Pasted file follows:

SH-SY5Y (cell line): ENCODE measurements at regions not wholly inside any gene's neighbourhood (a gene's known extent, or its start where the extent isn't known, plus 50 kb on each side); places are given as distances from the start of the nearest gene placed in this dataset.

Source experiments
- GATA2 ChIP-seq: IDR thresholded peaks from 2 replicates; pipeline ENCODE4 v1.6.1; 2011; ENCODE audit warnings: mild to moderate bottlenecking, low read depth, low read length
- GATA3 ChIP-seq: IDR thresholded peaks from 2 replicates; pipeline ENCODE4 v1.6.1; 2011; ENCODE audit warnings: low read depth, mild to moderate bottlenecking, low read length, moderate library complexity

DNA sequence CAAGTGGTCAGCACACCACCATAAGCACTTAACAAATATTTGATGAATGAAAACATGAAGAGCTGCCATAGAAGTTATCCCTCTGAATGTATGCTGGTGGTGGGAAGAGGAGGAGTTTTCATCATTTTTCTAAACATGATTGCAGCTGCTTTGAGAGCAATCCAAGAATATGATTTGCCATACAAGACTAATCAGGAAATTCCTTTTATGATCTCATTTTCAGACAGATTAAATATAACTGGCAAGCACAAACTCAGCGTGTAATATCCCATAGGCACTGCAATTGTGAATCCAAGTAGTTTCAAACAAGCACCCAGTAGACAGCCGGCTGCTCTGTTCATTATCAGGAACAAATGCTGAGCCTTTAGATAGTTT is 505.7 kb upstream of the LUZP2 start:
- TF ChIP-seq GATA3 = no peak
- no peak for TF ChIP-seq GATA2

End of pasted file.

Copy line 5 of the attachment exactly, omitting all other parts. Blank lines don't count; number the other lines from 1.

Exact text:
DNA sequence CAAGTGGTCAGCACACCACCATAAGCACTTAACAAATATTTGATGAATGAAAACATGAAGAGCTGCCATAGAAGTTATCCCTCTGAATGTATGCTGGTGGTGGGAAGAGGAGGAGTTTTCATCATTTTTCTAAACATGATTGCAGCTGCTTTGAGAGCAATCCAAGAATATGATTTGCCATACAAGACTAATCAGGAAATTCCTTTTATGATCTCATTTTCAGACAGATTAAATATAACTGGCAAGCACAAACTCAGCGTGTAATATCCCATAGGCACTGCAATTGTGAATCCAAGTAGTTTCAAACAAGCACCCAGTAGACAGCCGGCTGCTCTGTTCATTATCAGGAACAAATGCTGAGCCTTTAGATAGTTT is 505.7 kb upstream of the LUZP2 start: